Caledonian Couriers is a company based on tarmac. We make our living traversing the roads that criss cross the cities, countries and continents of this giant blue marble. When you drive as much as we do, fuel efficiency is important.
A few years ago, the Guardian’s Patrick Collinson gave eco-driving a go. He discovered that even a moderate driver (15,000 miles per year) could save £800 a year with no hassle at all.
So, how did he keep his miles per gallon up and his costs down? Well, there’s no real Holy Grail of fuel efficiency. Teasing up your miles to the gallon is a matter of lots of little things. It’s when those little things add up that your wallet gets significantly heavier.
Let’s take a look at some of Collinson’s tips and some extras from Caledonian HQ.
Sounds obvious? That’s because it is. However, as long as the engine starts and the wheels turn, a lot of people are content to ignore quite what’s going on under the bonnet. Treat your motor to a little TLC, though, and you’ll reap the rewards in no time.
A tuned engine rewards you with an extra 4% on your fuel efficiency. Properly inflated tires provide up to 3%. Using the correct oil can boost it by another 4%.
One of the big focuses of modern car manufacturers is cutting the weight of their cars. If there’s less weight moved, there’s less petrol burned. However, if you pile your back seats with junk and keep your boot fully loaded with objet d’art, you’re undoing all their great work.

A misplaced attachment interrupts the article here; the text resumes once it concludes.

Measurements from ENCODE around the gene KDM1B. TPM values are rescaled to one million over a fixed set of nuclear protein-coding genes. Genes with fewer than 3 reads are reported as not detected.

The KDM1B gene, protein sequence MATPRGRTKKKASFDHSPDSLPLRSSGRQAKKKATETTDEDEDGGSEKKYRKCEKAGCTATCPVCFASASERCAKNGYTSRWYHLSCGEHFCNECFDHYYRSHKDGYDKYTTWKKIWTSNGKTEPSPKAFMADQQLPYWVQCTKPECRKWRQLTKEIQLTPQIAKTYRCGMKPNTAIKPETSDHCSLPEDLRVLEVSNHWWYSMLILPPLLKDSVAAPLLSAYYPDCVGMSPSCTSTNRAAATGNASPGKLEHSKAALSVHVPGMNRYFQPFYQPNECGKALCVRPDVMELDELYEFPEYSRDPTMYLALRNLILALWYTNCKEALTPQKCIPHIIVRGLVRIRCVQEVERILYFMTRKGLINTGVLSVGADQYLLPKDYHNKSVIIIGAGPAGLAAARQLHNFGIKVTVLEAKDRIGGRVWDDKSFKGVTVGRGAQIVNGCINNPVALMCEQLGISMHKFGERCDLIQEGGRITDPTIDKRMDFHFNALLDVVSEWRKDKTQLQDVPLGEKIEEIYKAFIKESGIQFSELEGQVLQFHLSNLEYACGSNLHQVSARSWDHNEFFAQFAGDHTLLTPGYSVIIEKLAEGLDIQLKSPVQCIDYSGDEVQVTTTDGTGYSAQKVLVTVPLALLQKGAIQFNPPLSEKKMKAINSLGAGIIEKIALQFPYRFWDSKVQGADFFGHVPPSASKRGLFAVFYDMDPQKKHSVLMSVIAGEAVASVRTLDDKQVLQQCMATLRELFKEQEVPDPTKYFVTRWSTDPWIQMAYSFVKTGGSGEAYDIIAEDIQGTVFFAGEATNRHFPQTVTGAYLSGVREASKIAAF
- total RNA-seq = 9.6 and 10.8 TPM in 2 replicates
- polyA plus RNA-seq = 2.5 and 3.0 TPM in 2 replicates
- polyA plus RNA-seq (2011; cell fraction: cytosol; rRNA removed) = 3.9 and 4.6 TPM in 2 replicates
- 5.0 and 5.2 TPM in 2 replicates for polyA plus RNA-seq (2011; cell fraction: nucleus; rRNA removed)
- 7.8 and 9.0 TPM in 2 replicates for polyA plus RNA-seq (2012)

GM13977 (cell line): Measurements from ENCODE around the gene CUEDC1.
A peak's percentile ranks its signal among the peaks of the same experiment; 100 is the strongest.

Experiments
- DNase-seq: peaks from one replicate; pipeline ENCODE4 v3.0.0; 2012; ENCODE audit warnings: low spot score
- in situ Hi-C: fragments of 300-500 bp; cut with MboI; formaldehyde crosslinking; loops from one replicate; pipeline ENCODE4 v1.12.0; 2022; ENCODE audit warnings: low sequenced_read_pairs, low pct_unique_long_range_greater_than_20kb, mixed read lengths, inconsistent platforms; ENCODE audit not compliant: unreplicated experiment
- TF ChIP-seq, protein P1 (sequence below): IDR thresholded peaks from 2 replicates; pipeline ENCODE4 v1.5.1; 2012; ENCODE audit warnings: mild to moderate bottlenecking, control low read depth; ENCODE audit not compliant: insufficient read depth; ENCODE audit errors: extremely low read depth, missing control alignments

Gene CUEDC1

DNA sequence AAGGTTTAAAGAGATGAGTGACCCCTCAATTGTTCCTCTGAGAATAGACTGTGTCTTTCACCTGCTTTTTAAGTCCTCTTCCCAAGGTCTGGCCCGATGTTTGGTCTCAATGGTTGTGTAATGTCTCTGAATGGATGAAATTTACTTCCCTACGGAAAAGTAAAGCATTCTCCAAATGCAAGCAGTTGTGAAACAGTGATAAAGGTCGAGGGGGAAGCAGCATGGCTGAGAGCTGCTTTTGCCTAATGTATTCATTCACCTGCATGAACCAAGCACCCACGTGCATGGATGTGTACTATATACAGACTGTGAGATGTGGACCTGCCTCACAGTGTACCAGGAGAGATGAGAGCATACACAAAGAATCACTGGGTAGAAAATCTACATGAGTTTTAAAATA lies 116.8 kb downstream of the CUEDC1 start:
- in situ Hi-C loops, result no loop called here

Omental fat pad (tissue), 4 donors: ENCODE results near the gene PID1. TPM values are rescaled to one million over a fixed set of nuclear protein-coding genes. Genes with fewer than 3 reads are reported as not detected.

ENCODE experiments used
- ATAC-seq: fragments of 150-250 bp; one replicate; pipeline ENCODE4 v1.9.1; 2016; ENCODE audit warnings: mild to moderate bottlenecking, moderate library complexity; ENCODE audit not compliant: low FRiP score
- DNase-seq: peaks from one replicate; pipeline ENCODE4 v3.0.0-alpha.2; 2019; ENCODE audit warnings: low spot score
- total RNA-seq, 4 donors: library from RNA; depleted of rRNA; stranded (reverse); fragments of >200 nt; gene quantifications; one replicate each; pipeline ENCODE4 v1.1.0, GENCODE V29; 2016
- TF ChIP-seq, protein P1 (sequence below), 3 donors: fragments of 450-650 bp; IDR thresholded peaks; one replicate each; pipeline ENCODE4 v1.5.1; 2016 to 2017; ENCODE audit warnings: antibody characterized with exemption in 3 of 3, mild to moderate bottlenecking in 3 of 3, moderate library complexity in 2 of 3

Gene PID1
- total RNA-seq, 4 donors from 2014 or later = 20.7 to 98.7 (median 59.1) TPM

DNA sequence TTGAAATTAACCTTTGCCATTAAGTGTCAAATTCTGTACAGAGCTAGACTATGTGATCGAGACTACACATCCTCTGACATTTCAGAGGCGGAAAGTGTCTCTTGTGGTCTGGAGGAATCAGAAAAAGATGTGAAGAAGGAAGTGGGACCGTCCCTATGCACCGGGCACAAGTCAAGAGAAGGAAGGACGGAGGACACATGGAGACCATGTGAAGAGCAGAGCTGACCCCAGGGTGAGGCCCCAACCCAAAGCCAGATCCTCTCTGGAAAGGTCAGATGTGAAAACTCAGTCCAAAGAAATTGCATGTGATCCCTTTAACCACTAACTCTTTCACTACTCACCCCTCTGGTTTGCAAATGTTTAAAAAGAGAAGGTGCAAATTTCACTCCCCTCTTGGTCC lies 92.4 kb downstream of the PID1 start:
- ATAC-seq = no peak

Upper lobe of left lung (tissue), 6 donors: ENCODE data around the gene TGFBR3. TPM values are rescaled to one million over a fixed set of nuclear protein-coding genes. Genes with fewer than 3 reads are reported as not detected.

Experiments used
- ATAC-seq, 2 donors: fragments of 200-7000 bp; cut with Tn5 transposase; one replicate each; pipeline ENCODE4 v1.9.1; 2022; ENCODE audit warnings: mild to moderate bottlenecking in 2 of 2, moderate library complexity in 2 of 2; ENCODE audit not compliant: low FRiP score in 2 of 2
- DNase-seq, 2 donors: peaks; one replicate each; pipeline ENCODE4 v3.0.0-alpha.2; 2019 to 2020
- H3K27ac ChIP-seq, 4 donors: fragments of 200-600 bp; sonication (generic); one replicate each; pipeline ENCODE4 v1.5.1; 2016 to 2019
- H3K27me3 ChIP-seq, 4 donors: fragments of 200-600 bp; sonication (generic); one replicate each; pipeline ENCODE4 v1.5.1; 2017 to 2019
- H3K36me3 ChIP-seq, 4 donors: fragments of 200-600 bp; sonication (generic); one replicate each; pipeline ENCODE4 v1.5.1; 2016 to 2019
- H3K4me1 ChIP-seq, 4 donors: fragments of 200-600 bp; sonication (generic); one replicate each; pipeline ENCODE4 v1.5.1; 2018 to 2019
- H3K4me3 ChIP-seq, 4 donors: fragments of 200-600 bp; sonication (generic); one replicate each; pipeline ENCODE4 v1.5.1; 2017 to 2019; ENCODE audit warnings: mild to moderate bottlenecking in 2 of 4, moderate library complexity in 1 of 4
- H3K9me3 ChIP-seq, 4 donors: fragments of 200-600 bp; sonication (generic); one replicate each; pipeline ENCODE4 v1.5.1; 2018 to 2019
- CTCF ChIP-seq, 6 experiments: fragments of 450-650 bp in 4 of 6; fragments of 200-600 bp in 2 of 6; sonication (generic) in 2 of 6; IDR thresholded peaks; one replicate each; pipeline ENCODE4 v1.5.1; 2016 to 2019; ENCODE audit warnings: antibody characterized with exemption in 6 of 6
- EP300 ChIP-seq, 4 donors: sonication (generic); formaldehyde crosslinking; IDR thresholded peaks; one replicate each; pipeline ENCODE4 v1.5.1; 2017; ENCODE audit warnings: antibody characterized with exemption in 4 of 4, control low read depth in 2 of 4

Each kilogram bumps up fuel efficiency by around 0.04%. Get rid of the weight of a person and you’ll enjoy a 3% boost to your fuel performance.
In the world of efficiency, smooth is king. So, put on some Barry White and become a zen master.
Smooth driving is tricky to define. If you accelerate too hard, it strains the engine and wastes fuel. If you accelerate too slowly, you burn off petrol in the inefficient low gears.
Smooth is the sweet spot between the two.
When get going, keep your speed constant. Absent mindedly prodding at the accelerator is a brilliant way to waste fuel and not actually achieve anything. If you have it, use cruise control. If you don’t, think gentle thoughts.
I know it might seem attractive at the time but that extra ten minutes snooze in bed will cost you more than a stern look from the boss. Driving quickly is the easiest way to burn through your petrol tank.
Vehicles, as you know, are pretty varied but in general fuel efficiency peaks around 40-55 miles per hour. However, after 60 miles per hour fuel efficiency drops off a cliff.
Get up earlier, drive slower and enjoy that extra wallop in your wallet.
Drivers tend not to look at the rev counter. In their defence, they have important things to concentrate on. Like oncoming traffic. Instead, we use our ears and listen for the whine of the engine that tells us to change gear.
However, it turns out we aren’t all that good at listening for the correct engine whir. The ideal RPM for shifting up a gear is 2,500 for petrol engines and 2,000 for diesel. Most of us overshoot that mark by 500 or so.
Try to pay attention to your rev counter and retrain your ears to listen for slightly throatier whine.
If you race to the traffic lights before stamping on the brakes, I have bad news. Not only are you inflating your fuel costs, you are needlessly wearing out your brake discs and tires.
Instead of stamping on your brakes, think ahead and allow your car to slow down using friction and engine braking.
This advice comes with one proviso: safety comes first. Only coast to a halt when it can be done safely.